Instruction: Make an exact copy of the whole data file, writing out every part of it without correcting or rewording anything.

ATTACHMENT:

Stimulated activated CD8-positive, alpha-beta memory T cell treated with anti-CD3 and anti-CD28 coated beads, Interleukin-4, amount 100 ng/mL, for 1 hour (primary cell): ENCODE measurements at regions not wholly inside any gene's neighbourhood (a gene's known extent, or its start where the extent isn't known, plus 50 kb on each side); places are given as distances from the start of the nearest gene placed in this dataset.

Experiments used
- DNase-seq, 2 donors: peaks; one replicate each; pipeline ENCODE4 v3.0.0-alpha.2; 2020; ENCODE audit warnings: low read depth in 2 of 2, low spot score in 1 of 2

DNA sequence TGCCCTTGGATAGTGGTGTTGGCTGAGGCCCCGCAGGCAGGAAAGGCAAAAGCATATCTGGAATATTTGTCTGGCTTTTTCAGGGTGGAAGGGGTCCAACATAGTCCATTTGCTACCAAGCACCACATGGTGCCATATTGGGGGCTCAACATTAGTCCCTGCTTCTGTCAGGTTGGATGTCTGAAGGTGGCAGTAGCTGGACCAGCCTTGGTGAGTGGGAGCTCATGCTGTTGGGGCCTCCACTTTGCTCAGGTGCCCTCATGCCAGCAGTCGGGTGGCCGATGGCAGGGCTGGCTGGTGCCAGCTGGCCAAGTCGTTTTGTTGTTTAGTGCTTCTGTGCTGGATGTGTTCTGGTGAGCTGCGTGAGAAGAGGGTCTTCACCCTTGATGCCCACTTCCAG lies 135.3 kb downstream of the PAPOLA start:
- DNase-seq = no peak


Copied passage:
Stimulated activated CD8-positive, alpha-beta memory T cell treated with anti-CD3 and anti-CD28 coated beads, Interleukin-4, amount 100 ng/mL, for 1 hour (primary cell): ENCODE measurements at regions not wholly inside any gene's neighbourhood (a gene's known extent, or its start where the extent isn't known, plus 50 kb on each side); places are given as distances from the start of the nearest gene placed in this dataset.

Experiments used
- DNase-seq, 2 donors: peaks; one replicate each; pipeline ENCODE4 v3.0.0-alpha.2; 2020; ENCODE audit warnings: low read depth in 2 of 2, low spot score in 1 of 2

DNA sequence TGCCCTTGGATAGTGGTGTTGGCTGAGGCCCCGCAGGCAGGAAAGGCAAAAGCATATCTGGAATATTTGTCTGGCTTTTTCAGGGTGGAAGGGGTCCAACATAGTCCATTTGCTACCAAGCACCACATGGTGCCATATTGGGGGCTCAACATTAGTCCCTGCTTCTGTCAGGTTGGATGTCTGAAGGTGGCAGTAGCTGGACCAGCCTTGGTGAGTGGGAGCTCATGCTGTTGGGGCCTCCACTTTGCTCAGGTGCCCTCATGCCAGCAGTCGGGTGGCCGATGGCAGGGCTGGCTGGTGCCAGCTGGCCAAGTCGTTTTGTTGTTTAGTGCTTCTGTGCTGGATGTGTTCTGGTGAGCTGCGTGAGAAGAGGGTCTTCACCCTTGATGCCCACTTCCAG lies 135.3 kb downstream of the PAPOLA start:
- DNase-seq = no peak